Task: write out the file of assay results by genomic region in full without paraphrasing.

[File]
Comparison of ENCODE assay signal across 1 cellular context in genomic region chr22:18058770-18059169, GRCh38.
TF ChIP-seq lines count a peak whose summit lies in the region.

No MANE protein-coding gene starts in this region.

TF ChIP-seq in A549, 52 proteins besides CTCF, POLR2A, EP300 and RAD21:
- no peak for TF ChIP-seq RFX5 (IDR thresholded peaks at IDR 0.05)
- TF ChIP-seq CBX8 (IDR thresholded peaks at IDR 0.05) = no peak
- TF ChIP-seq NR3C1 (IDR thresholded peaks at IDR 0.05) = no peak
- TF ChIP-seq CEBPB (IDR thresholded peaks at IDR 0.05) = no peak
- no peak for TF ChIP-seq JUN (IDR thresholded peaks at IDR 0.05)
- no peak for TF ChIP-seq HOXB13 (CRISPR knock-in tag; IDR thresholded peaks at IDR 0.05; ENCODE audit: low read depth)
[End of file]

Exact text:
Comparison of ENCODE assay signal across 1 cellular context in genomic region chr22:18058770-18059169, GRCh38.
TF ChIP-seq lines count a peak whose summit lies in the region.

No MANE protein-coding gene starts in this region.

TF ChIP-seq in A549, 52 proteins besides CTCF, POLR2A, EP300 and RAD21:
- no peak for TF ChIP-seq RFX5 (IDR thresholded peaks at IDR 0.05)
- TF ChIP-seq CBX8 (IDR thresholded peaks at IDR 0.05) = no peak
- TF ChIP-seq NR3C1 (IDR thresholded peaks at IDR 0.05) = no peak
- TF ChIP-seq CEBPB (IDR thresholded peaks at IDR 0.05) = no peak
- no peak for TF ChIP-seq JUN (IDR thresholded peaks at IDR 0.05)
- no peak for TF ChIP-seq HOXB13 (CRISPR knock-in tag; IDR thresholded peaks at IDR 0.05; ENCODE audit: low read depth)